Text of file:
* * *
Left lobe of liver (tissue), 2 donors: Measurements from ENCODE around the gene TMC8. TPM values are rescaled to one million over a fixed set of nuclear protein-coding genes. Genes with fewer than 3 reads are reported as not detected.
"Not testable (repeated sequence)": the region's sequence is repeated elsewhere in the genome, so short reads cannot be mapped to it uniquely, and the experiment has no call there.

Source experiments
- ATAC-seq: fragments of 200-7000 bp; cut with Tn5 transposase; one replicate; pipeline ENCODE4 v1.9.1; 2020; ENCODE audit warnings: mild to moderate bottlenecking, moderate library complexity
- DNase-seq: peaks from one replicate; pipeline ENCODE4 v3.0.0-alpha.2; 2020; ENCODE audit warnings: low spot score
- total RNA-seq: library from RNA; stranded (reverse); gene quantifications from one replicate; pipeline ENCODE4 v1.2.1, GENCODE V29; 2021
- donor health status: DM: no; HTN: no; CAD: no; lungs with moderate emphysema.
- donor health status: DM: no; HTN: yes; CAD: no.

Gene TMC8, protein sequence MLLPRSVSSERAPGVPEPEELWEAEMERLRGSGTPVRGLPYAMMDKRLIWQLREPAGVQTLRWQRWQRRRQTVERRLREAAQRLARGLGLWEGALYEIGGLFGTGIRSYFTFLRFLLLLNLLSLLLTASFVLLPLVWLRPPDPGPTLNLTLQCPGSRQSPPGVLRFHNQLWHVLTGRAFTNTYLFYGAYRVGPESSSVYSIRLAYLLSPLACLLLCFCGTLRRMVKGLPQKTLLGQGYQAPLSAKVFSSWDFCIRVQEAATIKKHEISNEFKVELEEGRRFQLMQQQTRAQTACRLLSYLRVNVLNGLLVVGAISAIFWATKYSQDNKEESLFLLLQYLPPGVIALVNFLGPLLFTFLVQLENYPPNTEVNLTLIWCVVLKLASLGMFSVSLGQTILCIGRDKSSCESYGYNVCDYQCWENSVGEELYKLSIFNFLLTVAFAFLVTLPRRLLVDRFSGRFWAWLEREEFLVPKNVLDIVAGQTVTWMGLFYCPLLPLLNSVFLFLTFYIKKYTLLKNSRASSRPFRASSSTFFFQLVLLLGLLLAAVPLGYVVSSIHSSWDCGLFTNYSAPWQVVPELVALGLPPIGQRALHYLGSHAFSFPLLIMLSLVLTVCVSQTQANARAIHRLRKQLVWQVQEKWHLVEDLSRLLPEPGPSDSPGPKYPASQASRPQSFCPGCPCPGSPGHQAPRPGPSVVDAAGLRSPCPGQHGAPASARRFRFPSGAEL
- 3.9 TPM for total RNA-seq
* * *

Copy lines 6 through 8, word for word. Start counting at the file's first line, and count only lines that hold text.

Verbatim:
- total RNA-seq: library from RNA; stranded (reverse); gene quantifications from one replicate; pipeline ENCODE4 v1.2.1, GENCODE V29; 2021
- donor health status: DM: no; HTN: no; CAD: no; lungs with moderate emphysema.
- donor health status: DM: no; HTN: yes; CAD: no.